Bankhead Law Firm can help you plan for the future by providing assistance with the various documents and stages of the estate planning process, including drafting wills and trusts, preparing healthcare powers of attorney in the event of incapacity, and probate administration and litigation.
Whether you have a specific plan in mind or would like to discuss the alternatives available for your needs and situation, Bankhead Law Firm will be happy to meet with you, guide you through the process, and help you meet your goals.
Health Care Power of Attorney
A health care power of attorney is a document in which you appoint someone who is allowed to make health care decisions on your behalf in the event that you become physically or mentally incapacitated and are unable to make those decisions yourself.
Wills and Trusts
A will allows you to designate how your property will be distributed after you die and to appoint the person who is to make sure your wishes are carried out. When a person dies without a will, state law determines how and to whom that person’s assets are distributed. When a person makes a will, it has no legal authority until the person’s death, and it is revocable at any time during his or her lifetime.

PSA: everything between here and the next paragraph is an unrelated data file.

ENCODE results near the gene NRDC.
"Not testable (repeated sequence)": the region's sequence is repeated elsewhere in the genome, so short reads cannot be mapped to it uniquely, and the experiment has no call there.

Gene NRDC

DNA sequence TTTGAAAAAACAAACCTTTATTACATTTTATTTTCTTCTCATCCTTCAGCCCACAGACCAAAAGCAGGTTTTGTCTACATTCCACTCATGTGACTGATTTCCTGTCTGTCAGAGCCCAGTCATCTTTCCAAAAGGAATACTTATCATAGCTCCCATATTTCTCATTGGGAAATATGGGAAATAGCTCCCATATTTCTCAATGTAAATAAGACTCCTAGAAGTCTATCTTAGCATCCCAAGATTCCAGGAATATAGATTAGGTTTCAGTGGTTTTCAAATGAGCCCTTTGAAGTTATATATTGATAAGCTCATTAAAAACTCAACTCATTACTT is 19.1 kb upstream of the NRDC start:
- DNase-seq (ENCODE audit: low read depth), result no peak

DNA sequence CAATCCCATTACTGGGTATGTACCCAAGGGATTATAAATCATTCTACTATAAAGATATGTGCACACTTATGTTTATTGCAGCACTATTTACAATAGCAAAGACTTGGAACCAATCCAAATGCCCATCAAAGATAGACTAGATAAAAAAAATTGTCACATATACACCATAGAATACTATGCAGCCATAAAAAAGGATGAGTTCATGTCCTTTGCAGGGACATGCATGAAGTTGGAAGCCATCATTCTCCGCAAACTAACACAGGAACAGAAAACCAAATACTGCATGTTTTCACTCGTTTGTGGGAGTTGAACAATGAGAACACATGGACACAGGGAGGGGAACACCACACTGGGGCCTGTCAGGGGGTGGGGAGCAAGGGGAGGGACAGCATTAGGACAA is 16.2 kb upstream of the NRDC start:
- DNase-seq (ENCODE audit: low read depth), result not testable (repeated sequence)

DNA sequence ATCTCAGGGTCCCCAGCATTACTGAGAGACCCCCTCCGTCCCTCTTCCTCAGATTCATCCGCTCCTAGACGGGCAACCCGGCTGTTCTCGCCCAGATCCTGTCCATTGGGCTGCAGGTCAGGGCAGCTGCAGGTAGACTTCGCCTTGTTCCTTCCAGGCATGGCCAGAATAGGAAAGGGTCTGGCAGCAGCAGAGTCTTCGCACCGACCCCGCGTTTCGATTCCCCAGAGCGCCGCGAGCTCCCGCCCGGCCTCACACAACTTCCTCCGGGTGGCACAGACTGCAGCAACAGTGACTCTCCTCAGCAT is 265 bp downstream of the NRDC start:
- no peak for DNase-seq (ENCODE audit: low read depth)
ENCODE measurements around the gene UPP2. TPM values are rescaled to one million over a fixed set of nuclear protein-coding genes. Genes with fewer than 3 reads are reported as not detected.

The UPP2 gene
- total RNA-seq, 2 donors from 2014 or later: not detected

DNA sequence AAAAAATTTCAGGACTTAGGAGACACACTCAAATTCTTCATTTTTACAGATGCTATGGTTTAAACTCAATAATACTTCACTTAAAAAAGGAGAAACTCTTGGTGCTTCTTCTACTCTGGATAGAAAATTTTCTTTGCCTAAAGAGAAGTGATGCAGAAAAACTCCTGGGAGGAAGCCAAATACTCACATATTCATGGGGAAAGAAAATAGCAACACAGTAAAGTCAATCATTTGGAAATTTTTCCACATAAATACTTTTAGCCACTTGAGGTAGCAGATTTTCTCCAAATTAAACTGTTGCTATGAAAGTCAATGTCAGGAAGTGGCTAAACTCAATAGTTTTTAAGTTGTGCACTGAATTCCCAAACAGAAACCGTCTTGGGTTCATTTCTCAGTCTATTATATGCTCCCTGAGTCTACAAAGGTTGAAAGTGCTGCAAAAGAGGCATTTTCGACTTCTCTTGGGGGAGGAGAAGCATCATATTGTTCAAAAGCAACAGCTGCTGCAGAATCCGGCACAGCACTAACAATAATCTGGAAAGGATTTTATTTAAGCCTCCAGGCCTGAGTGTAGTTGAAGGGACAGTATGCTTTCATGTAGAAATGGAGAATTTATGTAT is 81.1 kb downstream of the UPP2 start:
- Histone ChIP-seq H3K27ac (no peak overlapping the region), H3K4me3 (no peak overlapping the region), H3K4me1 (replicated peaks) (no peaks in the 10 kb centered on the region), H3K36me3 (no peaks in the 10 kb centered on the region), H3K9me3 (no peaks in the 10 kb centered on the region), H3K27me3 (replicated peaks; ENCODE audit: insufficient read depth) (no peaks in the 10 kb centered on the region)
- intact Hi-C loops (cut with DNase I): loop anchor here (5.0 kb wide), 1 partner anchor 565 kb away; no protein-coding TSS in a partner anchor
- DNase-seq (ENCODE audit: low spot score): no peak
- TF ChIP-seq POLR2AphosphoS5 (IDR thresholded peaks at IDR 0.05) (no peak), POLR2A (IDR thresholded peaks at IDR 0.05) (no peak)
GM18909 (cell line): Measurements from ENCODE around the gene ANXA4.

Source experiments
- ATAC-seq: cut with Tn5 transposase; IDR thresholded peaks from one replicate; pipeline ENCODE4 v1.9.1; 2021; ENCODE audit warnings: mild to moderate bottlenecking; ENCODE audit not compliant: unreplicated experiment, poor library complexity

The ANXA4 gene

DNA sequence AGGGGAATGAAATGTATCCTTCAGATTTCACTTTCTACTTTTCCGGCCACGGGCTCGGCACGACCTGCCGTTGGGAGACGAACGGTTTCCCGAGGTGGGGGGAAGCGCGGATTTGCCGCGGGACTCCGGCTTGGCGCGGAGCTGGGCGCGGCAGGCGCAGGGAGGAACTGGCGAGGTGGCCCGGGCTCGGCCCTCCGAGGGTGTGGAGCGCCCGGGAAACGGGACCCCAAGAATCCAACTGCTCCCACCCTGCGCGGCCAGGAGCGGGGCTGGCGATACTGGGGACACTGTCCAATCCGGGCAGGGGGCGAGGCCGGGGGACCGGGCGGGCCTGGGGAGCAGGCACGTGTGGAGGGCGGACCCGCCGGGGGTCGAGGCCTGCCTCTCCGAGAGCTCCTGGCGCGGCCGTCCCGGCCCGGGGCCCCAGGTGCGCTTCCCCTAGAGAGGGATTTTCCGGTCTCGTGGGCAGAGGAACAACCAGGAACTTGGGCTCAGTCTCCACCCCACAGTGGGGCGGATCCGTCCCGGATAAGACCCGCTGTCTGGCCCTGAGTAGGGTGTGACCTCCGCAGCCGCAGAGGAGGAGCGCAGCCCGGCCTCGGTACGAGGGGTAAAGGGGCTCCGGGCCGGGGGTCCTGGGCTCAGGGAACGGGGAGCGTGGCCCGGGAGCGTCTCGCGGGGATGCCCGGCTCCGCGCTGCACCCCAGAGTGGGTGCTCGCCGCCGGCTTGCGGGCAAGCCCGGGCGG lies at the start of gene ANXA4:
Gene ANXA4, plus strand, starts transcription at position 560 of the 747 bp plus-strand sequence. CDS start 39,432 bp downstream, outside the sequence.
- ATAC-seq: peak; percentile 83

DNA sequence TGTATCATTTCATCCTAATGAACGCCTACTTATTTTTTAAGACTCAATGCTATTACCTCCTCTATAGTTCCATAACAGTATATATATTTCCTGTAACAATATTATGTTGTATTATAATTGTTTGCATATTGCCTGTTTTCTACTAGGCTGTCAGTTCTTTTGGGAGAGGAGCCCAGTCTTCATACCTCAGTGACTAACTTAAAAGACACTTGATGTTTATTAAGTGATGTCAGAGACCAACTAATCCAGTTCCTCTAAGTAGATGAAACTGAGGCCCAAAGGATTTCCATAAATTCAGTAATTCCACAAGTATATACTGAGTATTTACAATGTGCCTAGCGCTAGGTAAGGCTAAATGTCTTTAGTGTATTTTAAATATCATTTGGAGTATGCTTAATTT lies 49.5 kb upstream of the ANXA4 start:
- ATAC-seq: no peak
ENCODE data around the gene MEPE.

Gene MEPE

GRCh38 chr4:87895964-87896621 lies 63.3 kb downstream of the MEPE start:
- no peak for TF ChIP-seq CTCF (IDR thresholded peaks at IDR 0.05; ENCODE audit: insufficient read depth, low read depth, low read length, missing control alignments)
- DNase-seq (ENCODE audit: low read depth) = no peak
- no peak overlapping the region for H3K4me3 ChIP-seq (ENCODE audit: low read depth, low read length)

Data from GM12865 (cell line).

A trust also allows you to determine how your estate will be managed in the event of your death. There are many different kinds of trusts – living or testamentary, revocable or irrevocable. A trust, as opposed to a will, can allow your family to avoid probate after your death by transferring your property through the trust rather than by will
Probate Administration and Litigation
When a person dies leaving a Last Will and Testament, the will must be presented to the court for probate. If the will is not contested, the probate process involves petitioning the court to open the estate, serving notice to creditors and allowing 90 days for any claims against the estate, paying debts and distributing the remainder of the estate, and finally closing the estate. This process can be straightforward, but it can also present challenges.
If a will is contested, litigation may be required. A will contest operates similar to a lawsuit in which both sides present their cases, and the judge, or the jury if one is requested, decides whether to uphold the will or find it invalid. A will may be contested for several reasons, including that the testator lacked the necessary mental capacity at the time the will was made, that the testator made the will under the undue influence of another person, or that a holographic, or handwritten, will is not the true will of the testator, in which case the deceased’s handwriting must be proven. Only a person who has an interest in the deceased’s estate may contest the will.